Eventually, I arrived at Heathrow at 3:30 am -- that's after more than eight hours of travel, for something which should have taken less than three hours. Naturally, we weren't the only flight affected, leading to all hotels around Heathrow being full (except for the ones charging 200 pounds per night.) I chose to spend the night sleeping on the floor in Terminal two, to meet my wife's flight the next morning.

Next time, it might be faster to take a train.

11 August 2008

Pre-paid Mobile Internet Surfing in Austria

The offer seems quite compelling: pre-paid Mobile Internet surfing, using an anonymous card which you can buy in a supermarket.

But does it work?

Here's the link to the offer: http://www.yesss.at/diskont-surfen/angebote.php

It's sold in Austria through a chain of German supermarkets, which go by the name of Hofer. They take cash, so anonymity is assured.

They sell an unlocked modem (the Huawei E220, with HSDPA/UMTS/GPRS/GSM compatibility) for €69.99, and a pre-paid SIM card with (allegedly) 2 GB of data for 20 Euros -- with optional bonus cards selling additional blocks of 2 GB for the same rate.

I then struggled to make it work. Frankly, it was a real pain. Plugging it in to my Windows XP laptop, I saw the E:\ drive with all necessary files appear momentarily -- then disappear a few seconds later. Maybe it's a problem with some security software on my laptop, but I simply couldn't make it install under Windows. The support web site offers a Windows Vista download, but no files for XP -- you're meant to install direct from the USB connection.

So, I then tried my MacBook Pro. The software for this is on their Web site -- but once again, it was a bust. I was able to download and install the software, but couldn't configure it -- it failed each time I tried to add the APN information.

Finally, I got out my trusty Asus eee PC, running the standard Xandros distribution. I plugged it in, was prompted for the PIN, then configured the APN (which for this network in Austria is web.yesss.at), and clicked connect... and it worked perfectly.

So, here we have a system which struggles with Windows XP and OSX 10.5, yet works like a charm with Linux. Of course, I intended all along to use it with my eee PC, so I am quite pleased it works, but am still a little frustrated I couldn't get it working with the other systems.

Update: looking into the tariff options is interesting. Basically, they have two tariffs, one for light occasional use, and the other for heavy users. Both tariffs cost 20 Euros -- but for a heavy user, that 20 Euros buys 2 GB of data, while for an occasional user, it buys only 1 GB of data. The difference? As a heavy user, you must consume all of your 2 GB in one month, while occasional users get a year to consume the credit.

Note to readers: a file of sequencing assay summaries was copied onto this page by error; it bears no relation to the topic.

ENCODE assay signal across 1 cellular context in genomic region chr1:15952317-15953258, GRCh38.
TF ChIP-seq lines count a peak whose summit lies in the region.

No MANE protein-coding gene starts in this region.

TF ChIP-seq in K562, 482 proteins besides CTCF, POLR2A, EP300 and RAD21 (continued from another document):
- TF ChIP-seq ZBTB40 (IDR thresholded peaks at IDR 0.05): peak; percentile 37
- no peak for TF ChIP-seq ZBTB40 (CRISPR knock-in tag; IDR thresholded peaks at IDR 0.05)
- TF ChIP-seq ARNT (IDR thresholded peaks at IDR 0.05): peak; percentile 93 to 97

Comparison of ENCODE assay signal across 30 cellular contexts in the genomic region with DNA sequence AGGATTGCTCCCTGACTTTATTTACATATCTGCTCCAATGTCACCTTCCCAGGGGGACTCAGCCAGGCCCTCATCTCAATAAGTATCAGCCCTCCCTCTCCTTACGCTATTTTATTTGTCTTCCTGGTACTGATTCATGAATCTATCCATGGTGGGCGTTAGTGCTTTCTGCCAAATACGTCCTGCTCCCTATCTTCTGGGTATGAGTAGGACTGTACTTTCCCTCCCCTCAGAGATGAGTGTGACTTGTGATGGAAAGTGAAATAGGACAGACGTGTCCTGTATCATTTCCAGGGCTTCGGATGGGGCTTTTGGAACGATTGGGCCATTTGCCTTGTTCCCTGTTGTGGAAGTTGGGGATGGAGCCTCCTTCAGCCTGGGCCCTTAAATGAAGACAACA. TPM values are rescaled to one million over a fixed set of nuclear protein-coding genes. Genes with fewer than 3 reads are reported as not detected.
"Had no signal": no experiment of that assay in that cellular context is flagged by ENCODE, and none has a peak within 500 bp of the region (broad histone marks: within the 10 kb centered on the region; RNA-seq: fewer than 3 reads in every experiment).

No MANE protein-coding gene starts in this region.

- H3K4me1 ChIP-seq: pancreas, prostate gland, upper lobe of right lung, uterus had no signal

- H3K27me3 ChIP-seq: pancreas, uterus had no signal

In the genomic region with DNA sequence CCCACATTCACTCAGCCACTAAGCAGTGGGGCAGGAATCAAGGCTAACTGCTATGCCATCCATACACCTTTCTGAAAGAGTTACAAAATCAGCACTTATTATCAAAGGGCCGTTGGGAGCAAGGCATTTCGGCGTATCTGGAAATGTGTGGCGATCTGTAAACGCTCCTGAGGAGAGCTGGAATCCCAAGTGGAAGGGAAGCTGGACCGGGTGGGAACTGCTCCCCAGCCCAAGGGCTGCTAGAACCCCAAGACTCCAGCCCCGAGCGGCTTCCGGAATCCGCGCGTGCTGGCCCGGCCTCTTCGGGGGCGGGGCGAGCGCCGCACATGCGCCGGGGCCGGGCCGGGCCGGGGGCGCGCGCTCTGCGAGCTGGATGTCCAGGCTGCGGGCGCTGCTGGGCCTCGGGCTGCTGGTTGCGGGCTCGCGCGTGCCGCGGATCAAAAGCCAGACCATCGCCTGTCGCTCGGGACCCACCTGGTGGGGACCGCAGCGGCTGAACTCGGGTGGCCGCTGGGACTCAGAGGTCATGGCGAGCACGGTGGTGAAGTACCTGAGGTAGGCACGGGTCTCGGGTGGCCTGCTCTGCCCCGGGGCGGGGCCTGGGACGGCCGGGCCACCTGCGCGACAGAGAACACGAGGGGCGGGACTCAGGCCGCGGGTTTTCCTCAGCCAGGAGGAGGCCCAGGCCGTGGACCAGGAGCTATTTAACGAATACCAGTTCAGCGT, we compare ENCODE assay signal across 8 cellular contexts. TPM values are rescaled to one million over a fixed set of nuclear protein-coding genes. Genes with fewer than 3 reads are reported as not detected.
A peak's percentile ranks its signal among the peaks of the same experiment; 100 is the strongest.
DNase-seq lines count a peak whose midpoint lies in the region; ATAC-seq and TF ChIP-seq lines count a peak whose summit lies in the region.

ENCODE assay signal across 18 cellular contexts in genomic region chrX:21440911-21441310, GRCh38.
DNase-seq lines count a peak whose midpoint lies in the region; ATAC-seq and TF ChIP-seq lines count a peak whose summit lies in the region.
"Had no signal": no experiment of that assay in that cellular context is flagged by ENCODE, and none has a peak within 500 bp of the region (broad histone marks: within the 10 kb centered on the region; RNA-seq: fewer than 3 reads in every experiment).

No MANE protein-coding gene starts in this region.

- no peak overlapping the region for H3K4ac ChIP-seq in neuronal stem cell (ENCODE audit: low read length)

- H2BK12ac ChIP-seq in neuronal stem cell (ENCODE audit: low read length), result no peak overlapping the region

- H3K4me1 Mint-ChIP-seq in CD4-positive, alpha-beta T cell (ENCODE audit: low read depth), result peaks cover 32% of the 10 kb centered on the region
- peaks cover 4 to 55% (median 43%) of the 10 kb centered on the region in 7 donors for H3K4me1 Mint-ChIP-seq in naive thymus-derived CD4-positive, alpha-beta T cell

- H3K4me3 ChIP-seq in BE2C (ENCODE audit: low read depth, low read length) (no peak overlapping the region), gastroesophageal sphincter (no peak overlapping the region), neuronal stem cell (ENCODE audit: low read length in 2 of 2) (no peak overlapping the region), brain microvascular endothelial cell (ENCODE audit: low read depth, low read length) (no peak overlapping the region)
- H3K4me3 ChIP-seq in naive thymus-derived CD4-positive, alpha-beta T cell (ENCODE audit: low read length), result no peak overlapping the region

25 July 2008

My first Knol

OK, I decided to dip my toe into the Knowledge Management new wave (apart from tinkering with various articles on wikipedia over the years.) I have therefore published my first Knol, on the subject of Financial Fraud and Risk Management. Feel free to check it out.

03 February 2008

The Kerviel File

There has been a lot of ink printed about Jérôme Kerviel, the trader at Société Générale who cost the Bank US$7.2 billion. This is a classic case of failure of controls, which shows that there was a culture of lax oversight and enforcement.

Two recent articles caught my eye -- from the Wall Street Journal, and The Register. The former is a cogent analysis of what went wrong with the controls, and how the bank was forced to unwind the position, possibly contributing to the recent global hiccough on the world markets.

Especially noteworthy is the old chestnut of an employee who fails to take holidays -- the classic danger sign which every auditor is trained to look for. How could SG's internal revision department not see this as a red flag? It's a clear indicator that an employee doesn't want their position to be too closely inspected -- especially in one where such huge risks are being taken. Ostensibly, however, Kerviel's position was one of arbitrage, which should eliminate risk -- however, for reasons which have yet to be revealed, his counter trades were not covered, or were fictitious.

It was also interesting that the Deutsche Börse's Surveillance unit was the first to alert SG to the volume of trades -- but Kerviel himself blocked this, and it wasn't until a month later that in order to cover a masive profit! (which turned into a loss in a matter of days), a brokerage house was involved in the cover-up, which triggered a credit check, which forced his back office to investigate further, and led to his recall from holiday and eventual dismissal (which even now, isn't yet formalized due to French corporate culture.)

The Register's take is even more interesting, suggesting a number of ways that the trades could be masked. Once again, the classic techniques of "borrowing" passwords from colleagues, and the triviality of fudging the figures in Excel sheets used for reporting, highlight just how vulnerable most major Banks might be in this area. I especially recommend reading the comments from industry insiders, that suggest such abuse of systems and lack of formal oversight is endemic.

The Risks are clear -- any employee who is granted privileged access needs an appropriate level of oversight and relevant controls, however tedious, which are required to prevent similar events from unfolding in even the most reputable of institutions. And despite the progress of industry regulation and self-policing in the past dozen years since the collapse of Barings' Bank, not enough is being done.